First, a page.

And the LYRICS! These guys were talking about real shit, hidden in among the punk chords and lambast. Songs like ‘Answering Machine’ and ‘Here Comes A Regular’ really jumped out from amongst the guitars… but when they rocked, they could do that too!

The rep that went with the band… I was mostly unaware of any of it. I just liked the music. I read somewhere that Bob Stinson left because the band was getting too slick for him and he preferred a more punk rock vibe. (The latter was kind of true, the former, not so much.) Later I heard that their concerts were epic.

I assumed that this meant that they were really good.

Later, I started grabbing up whatever I could find by them (including Westerberg’s solo stuff, Bash & Pop, whatever), which also meant ‘The Shit Hits the Fans’ and discovered that… maybe no. Their concerts sounded like an absolute mess.

Somewhere along the way I started referring to them as my favourite band. Which they are, though I still didn’t really know that much about them.

On a parallel track, I quite like biographies of artists. My friend Jason left a copy of ‘Scar Tissue’, the Anthony Keidis bio, when he stayed here and I devoured it, even though I am not a huge Red Hot Chili Peppers fan. I read an R.E.M. bio and when I posted it on this blog I said that I wished there was one like that for the Replacements.

I read of the existence of this book in the year-end issue of either Mojo or Uncut and then I saw Peter Simpson say good things about it on Facebook. I knew I wanted it and Ruthanne knew it too so she bought me a copy for my birthday.

I have spent the last couple of weeks reading it.

It was difficult.

These were the guys I was such a big fan of? They were awful. Angry, nasty people who took self-destructive to a whole new level. They constantly had people trying to help them become successful and share their music with more people and the band just came doing their level best to destroy it. They were drunks and juvenile delinquents (and I don’t just mean Tommy).

But the further into the book I got, the more I saw that this was a group of really damaged individuals.  How could I reconcile the band that methodically destroyed everyone near them with the people who performed songs about being ashamed of a barfly life? Or singing about loneliness?  Or about watching a fellow performer drive himself to death?

Because they are those people and don’t know how to deal with it.

It WAS the damage that created the art, even as it destroyed the people.

Part way through I had this image from the movie ‘Bird’ (the Charlie Parker bio starring Forrest Whittaker), where Parker was going to undertake a procedure to alter his behaviour, which may have also destroyed his creative drive. His wife successfully stopped them from doing it, because without his creative drive, he was no longer Charlie Parker.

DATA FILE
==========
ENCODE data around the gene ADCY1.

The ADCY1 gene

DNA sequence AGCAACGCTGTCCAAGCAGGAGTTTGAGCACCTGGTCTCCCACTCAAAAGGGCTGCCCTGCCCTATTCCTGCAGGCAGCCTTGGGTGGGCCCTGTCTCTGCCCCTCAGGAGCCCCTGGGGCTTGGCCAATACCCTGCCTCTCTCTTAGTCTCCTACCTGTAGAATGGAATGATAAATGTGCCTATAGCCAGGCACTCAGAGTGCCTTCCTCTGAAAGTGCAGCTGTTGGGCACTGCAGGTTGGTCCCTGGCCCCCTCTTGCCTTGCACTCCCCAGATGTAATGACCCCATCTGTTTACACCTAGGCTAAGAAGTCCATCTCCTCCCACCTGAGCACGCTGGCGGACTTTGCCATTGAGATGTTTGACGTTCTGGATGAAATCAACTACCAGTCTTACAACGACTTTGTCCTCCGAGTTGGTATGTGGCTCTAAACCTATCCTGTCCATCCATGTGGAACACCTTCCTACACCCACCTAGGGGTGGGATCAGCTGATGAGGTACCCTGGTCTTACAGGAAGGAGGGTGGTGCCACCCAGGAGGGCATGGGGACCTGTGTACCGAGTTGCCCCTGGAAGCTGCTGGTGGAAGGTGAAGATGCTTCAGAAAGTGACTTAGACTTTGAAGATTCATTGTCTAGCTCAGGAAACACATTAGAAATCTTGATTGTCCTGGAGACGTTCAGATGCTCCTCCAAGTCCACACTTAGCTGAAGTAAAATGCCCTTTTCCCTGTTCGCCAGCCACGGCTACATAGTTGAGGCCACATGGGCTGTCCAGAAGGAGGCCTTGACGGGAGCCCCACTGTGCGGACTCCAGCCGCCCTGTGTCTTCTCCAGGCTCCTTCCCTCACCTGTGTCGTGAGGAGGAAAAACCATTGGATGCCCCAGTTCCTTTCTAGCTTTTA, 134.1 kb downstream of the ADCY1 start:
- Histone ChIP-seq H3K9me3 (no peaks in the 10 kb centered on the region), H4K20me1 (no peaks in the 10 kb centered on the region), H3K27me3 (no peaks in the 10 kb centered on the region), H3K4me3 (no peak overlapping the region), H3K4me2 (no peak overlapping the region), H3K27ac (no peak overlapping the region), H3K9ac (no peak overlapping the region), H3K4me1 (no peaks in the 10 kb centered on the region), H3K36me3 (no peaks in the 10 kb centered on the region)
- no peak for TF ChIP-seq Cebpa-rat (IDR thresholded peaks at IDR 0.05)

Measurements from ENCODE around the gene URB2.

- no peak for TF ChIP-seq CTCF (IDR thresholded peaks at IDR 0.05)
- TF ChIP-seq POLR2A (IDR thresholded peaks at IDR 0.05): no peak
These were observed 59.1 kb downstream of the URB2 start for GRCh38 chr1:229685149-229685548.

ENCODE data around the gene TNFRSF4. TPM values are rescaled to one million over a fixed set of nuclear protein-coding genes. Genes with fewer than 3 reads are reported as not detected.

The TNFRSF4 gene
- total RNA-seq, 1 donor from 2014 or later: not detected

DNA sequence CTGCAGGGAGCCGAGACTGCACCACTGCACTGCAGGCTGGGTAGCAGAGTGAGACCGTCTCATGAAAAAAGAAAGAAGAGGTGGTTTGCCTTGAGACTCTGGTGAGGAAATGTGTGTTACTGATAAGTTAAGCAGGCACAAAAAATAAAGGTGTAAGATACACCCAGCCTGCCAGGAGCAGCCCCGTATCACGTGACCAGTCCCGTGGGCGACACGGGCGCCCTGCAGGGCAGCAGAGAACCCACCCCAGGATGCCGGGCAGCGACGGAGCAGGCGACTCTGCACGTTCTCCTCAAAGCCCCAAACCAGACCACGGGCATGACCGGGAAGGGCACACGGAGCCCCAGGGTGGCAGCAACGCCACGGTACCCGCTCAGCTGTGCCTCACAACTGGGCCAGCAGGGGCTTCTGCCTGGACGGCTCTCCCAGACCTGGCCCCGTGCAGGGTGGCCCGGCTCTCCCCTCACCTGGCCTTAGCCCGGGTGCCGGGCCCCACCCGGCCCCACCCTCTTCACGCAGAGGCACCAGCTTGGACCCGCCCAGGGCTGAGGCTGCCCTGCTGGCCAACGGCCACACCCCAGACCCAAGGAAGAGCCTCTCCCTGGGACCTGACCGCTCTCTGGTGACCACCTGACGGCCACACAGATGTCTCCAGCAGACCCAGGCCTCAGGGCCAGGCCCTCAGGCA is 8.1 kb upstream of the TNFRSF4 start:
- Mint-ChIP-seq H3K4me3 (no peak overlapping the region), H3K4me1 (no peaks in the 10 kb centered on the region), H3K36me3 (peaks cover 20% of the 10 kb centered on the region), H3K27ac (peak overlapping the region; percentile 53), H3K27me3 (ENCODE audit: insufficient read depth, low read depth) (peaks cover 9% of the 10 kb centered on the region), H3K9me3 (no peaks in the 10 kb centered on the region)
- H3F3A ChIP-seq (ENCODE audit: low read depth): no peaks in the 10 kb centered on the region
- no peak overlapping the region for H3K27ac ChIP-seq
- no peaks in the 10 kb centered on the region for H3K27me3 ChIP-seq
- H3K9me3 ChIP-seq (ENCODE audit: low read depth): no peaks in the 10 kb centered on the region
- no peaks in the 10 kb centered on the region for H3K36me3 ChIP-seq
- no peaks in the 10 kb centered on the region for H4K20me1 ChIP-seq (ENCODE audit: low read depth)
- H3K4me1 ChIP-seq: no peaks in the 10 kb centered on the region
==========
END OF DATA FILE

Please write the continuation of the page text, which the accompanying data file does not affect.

It made me wonder, would Paul Westerberg have been able to write all of those brilliant songs if he was not also plagued by the demons that beset him and his friends? Could he have written ‘The Ledge’ and ‘Here Comes a Regular’ if they didn’t also cause him to break down in the recording studio and go diving back into the bottle?

And if he could have chosen to be emotionally healthy and stable OR a creative genius, which would he choose?

It is almost a ‘joke’ in the spoken word poetry scene that trauma is rewarded. It is the ‘joke’ part that annoys me because it really makes light of the things that drive many people to create. It isn’t that poets need trauma. The traumatized (at least some of them) need poetry. Or music. Or art. Or any other way they can make sense of the roiling, seething, mixed up emotions and energy that never truly make their way out of their brains.

I can honestly say that I have never been as self-destructive as anyone you will find in this book, but becoming an artist has made be dredge up some painful things that otherwise would have stayed buried. Was it for the better? I think so. Confronting these things can help us make better sense of the world. But that was me.

Was it better for Bob Stinson?


Books read in 2017

Trouble Boys – The True Story of the Replacements – Bob Mehr
A Magical Mystery Tour – Inside the Coach House Press
Arc Poetry Magazine #80
Dancing Alone – William Hawkins
Peter F. Yacht Club #24
Canticles I (MMXVI) – George Elliott Clarke
Touch the Donkey #9
Touch the Donkey #12
Arc Poetry Magazine #81
The Emperor of Water Clocks – Yusef Komunakaa
Warhorses – Yusef Komunyakaa
The Mosquito Coast – Paul Theroux
Guff Ink – Wes Ryan
Hurting God – Rita Ann Higgins